- Aviation – just a minor contribution to climate change?
Peter Liese refuted the oft-repeated argument that the aviation sector should benefit from a certain leniency, as it produces only 3% of total EU emissions.
"The aviation sector represents just 0.6% of the EU economy and yet nobody would say that this is negligible. So how could we neglect the 3% emissions?" he asked, recalling that other industries are already obliged to reduce the emissions by around 8% compared to 1990 emissions and by around 20-30% until the year 2012.
- Minimum distortion
Liese admits that there are drawbacks to including aviation in the ETS – including a potential loss of competitiveness for the European aviation industry – and calls for an examination of how the distortion of competition between European and third-country airlines could be reduced as far as possible.
This would mean scrapping the Commission's proposal to differentiate between internal European and inter-continental flights, he said, adding that this would also make the environmental impact of the scheme "substantially bigger".
- Trade war with the US?
The US is convinced that the EU has no right to impose its scheme on the aircraft operators of third countries and has made clear that it would retaliate with trade sanctions if the bloc goes ahead with its plan to extend the ETS to international flights.
However, Liese does not appear ready to cave in to pressure. "The US should not be able to stop our ambitious policy to combat climate change," he stressed, adding that the Commission's plan is justified under international rules and based on solid legal arguments.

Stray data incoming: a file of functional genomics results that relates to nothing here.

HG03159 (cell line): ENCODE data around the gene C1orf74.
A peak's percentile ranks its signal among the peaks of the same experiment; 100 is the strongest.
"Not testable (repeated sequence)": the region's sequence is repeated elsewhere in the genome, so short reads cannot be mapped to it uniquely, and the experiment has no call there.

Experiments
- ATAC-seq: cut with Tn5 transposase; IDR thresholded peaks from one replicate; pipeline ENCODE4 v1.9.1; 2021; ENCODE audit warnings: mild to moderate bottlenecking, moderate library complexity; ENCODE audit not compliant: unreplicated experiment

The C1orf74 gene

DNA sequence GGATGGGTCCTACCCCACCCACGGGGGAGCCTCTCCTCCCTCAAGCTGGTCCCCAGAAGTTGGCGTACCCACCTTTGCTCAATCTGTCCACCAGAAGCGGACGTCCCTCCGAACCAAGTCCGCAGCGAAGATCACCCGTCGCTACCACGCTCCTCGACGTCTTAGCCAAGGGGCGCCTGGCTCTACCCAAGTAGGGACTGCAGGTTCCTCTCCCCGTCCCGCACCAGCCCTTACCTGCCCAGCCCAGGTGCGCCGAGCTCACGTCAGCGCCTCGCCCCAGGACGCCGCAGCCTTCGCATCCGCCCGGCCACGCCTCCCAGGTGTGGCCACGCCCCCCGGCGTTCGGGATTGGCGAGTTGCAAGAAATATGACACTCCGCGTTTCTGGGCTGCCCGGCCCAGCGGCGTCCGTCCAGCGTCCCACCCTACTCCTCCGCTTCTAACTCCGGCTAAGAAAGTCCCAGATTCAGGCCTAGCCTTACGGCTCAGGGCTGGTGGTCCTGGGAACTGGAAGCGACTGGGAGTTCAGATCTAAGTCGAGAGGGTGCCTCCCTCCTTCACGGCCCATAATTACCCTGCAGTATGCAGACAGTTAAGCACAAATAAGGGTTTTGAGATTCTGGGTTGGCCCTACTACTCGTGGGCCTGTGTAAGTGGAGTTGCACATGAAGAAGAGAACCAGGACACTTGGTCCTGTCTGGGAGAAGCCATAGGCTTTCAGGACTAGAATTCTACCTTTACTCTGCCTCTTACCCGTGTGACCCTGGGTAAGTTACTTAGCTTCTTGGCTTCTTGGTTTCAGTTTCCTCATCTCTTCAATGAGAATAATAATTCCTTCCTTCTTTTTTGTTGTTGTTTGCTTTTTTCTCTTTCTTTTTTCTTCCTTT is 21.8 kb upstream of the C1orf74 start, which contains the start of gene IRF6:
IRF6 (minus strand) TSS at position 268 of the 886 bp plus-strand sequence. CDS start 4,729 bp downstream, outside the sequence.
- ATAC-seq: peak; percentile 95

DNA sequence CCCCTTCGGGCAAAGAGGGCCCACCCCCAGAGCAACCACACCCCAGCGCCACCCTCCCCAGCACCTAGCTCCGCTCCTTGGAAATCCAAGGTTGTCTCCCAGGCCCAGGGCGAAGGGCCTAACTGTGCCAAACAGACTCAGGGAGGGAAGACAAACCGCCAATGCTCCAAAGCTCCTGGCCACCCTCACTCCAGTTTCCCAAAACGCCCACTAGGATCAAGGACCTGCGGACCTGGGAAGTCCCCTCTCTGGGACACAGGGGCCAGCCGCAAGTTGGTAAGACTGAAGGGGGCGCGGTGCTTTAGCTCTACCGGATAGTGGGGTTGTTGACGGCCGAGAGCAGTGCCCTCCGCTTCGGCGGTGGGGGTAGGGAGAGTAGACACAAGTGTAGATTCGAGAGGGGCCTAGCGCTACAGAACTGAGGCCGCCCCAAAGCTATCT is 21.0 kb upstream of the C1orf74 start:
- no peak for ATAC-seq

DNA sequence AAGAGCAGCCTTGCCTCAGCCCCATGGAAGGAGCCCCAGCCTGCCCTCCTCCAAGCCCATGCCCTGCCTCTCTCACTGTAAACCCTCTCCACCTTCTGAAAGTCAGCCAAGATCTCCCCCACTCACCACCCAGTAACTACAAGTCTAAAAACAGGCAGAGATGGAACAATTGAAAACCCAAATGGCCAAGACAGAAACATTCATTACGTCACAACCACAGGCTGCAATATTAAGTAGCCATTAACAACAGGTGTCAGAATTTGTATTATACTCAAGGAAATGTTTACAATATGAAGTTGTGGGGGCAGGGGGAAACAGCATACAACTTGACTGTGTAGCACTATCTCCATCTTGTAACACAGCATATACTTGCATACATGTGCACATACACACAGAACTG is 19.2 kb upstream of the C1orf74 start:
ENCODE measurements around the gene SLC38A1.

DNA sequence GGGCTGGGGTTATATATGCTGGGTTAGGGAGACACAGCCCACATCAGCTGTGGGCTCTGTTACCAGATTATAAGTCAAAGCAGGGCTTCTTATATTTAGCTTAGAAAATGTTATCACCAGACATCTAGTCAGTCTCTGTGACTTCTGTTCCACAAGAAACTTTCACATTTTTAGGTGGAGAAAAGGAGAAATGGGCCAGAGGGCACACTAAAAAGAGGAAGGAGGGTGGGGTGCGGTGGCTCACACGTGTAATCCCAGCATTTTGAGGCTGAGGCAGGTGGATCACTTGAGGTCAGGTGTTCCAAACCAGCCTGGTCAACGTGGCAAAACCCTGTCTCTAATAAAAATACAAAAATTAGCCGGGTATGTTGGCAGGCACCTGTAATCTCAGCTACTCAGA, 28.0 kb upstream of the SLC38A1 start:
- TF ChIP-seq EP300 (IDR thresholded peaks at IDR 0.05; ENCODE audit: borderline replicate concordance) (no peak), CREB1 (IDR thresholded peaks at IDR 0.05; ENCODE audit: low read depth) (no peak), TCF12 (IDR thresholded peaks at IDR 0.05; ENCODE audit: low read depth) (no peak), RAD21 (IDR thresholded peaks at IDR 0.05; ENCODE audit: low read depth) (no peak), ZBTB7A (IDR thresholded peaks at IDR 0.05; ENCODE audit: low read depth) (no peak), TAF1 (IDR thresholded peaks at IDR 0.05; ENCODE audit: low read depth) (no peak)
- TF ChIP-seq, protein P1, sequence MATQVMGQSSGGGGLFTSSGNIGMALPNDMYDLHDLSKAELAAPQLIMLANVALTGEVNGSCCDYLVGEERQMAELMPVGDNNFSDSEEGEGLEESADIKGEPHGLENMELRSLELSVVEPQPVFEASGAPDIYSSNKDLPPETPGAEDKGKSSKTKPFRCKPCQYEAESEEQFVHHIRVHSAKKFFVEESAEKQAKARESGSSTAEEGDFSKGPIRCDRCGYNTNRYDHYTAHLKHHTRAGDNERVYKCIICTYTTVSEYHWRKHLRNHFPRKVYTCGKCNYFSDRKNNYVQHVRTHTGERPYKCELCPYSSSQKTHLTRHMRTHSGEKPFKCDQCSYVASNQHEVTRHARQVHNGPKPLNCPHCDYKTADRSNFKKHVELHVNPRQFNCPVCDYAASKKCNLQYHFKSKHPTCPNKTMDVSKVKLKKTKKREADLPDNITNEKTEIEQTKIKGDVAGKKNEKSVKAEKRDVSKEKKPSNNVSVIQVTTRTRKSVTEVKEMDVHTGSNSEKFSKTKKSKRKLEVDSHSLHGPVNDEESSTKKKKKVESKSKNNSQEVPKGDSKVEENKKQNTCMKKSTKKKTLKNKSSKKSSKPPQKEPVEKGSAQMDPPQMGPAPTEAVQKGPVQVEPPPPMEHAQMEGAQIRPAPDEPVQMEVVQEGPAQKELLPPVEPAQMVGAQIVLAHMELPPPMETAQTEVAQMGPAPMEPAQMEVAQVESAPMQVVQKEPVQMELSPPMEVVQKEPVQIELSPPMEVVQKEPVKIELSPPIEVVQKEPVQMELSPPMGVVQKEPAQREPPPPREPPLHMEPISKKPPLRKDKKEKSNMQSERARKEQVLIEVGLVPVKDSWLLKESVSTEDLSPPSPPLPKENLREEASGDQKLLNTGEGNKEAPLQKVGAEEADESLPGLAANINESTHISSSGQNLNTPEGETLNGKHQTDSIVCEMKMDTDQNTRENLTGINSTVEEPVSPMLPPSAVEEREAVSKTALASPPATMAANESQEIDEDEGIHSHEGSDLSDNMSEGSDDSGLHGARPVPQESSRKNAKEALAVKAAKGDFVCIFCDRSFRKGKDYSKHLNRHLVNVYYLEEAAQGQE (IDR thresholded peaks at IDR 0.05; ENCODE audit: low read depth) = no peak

"The European Union has gone to controversial discussions and even trade war for much less evident cases. Here we speak about saving the planet and our position is underlined by the vast majority of the scientists in the world. So we should not hesitate too much," he said.
- No free credits?
While Liese rejects pressure to introduce a stricter cap on the aviation industry than that which the Commission is currently proposing "because the technology for reducing emissions is not available yet", he stresses the need for fair burden-sharing and says that the cap should be linked to other factors, such as the allocation method.
In this respect, the MEP clearly favours increased auctioning. "The European Parliament asked for 100% auctioning in its resolution last year," he said, adding that "a substantial amount of auctioning would give the opportunity to reduce other kinds of taxes and charges so that the overall burden for citizens is lower".
- New taxes
Liese also believes that the Directive should address tax breaks that currently distort competition between aviation and other environment-friendly transport systems, such as railway and buses, "which suffer from high taxes compared with the aviation sector, which until now does not have to pay any similar charges or taxes".
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